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early 15c., "act of looking into the distance," from Latin prospectus "distant view, look out; sight, faculty of sight," noun use of past participle of prospicere "look out on, look forward," from pro- "forward" (see pro-) + specere "look at" (see scope (n.1)). Meaning "extensive view of the landscape" is from 1530s; transferred sense of "mental view or survey" is from 1620s. Sense of "person or thing considered promising" is from 1922. Prospects "expectations, things looked forward to" is from 1660s.
"explore for gold, examine land with a view to a mining claim," 1841, from prospect (n.) in specialized sense of "spot giving prospects of ore" (1832). Earlier in a sense "look forth, look out over" (1550s), from Latin prospectare. Related: Prospected; prospecting.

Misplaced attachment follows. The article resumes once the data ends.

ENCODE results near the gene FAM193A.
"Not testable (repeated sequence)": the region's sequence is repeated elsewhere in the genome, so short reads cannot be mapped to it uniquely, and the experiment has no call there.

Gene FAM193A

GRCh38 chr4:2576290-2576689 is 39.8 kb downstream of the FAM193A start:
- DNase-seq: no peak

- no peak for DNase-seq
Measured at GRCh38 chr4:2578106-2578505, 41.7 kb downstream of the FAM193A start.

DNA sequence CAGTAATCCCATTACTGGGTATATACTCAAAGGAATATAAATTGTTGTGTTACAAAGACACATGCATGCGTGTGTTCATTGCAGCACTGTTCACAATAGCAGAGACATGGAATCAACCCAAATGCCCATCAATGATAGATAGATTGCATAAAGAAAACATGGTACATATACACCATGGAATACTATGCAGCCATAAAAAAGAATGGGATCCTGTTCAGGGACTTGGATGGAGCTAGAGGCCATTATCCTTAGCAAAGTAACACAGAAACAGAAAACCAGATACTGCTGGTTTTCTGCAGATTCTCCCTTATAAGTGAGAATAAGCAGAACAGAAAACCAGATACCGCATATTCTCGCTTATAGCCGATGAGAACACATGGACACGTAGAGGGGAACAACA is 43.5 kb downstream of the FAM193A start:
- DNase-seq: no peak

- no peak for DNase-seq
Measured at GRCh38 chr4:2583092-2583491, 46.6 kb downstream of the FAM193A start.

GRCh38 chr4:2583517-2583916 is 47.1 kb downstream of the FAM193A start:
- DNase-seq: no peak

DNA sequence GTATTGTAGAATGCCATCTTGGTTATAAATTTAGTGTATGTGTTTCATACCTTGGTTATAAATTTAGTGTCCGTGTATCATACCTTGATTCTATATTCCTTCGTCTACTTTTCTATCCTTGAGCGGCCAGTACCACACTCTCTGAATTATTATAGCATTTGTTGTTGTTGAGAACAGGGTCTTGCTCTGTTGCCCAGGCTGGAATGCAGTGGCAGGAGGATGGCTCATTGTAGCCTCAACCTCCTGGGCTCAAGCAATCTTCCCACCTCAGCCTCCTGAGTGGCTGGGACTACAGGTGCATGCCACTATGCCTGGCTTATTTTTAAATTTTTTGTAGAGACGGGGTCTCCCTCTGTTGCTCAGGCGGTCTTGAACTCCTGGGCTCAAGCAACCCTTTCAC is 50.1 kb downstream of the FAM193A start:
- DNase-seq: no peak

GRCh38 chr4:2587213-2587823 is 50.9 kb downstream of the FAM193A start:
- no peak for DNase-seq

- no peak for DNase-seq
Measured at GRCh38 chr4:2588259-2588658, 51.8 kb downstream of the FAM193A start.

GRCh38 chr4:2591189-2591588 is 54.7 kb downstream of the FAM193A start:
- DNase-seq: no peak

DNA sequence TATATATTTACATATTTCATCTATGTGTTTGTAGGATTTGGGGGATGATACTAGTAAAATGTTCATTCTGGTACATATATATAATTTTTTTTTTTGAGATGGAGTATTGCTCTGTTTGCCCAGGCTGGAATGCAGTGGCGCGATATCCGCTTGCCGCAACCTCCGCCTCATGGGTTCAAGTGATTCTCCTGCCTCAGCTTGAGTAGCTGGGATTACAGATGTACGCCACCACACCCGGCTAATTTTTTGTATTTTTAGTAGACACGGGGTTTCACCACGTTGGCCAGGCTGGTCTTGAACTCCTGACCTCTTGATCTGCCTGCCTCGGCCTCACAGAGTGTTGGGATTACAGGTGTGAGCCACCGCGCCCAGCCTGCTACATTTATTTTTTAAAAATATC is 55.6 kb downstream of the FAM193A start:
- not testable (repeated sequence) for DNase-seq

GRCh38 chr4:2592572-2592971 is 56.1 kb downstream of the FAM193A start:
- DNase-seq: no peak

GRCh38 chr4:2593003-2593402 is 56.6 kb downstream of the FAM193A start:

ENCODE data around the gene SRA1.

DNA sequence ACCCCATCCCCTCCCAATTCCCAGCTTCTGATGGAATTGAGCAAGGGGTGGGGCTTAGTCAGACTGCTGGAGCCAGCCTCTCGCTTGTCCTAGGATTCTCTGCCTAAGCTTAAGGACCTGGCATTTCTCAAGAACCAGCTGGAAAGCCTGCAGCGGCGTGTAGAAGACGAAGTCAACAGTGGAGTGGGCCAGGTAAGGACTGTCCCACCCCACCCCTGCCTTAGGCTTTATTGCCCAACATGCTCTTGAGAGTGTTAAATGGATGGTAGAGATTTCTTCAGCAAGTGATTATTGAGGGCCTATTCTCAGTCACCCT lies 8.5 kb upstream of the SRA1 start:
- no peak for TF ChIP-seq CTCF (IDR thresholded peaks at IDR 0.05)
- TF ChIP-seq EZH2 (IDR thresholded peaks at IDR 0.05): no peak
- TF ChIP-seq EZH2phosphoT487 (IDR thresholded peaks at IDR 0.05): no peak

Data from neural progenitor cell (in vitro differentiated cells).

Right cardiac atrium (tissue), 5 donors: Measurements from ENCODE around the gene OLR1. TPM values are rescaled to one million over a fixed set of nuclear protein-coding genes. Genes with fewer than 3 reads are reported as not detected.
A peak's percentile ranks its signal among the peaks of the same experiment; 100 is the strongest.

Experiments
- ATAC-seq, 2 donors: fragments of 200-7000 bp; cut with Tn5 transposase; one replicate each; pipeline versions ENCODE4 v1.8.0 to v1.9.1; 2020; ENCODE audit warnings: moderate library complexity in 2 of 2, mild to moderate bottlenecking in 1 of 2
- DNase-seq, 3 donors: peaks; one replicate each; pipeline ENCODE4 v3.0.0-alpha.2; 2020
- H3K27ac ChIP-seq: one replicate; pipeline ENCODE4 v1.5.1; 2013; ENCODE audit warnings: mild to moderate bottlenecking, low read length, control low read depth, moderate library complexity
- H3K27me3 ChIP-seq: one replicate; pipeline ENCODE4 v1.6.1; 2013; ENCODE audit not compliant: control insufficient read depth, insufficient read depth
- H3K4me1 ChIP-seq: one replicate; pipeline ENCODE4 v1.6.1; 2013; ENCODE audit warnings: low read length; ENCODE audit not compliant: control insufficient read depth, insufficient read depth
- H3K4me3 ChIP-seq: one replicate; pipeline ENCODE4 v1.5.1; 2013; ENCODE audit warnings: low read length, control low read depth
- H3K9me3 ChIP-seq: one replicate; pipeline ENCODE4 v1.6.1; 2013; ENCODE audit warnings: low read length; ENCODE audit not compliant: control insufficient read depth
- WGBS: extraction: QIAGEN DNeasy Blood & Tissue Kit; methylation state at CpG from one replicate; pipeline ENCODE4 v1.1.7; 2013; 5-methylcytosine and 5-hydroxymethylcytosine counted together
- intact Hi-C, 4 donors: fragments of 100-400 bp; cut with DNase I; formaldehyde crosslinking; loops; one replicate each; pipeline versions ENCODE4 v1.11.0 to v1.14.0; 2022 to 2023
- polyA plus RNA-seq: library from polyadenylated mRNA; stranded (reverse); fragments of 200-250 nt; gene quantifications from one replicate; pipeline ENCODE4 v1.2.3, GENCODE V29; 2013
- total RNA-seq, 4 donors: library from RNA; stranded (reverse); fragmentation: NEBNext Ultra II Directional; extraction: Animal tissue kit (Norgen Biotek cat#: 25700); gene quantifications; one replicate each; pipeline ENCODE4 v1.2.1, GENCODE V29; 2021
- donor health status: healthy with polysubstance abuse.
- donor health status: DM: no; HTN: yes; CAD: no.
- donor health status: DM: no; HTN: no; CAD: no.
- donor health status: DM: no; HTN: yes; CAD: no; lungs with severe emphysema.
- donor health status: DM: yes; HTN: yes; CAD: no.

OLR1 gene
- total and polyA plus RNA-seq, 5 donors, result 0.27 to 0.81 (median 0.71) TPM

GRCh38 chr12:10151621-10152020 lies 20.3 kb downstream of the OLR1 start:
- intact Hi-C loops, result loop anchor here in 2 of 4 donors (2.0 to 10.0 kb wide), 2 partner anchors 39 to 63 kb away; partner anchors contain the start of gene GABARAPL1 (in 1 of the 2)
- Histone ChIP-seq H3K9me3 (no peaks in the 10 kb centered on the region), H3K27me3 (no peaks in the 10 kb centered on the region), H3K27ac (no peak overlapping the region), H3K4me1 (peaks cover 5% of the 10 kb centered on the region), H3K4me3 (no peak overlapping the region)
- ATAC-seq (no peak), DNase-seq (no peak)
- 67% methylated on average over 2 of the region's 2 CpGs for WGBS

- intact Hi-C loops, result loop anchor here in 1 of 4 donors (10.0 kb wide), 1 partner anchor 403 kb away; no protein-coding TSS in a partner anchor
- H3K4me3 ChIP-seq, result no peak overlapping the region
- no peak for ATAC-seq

search for economically exploitable mineral deposits. Until the 20th century prospecting involved roaming likely areas on foot looking for direct indications of ore mineralization in outcrops, sediments, and soils. Colours have been a traditional guide to ores. The reds, browns, and yellows of limonitic material, for example, can indicate leaching of sulfide-bearing veins and disseminated ore bodies. On weathered outcrops, greens and blues could indicate oxidized copper minerals, black could mean oxidized manganese minerals, and yellows and greens the presence of silver halides.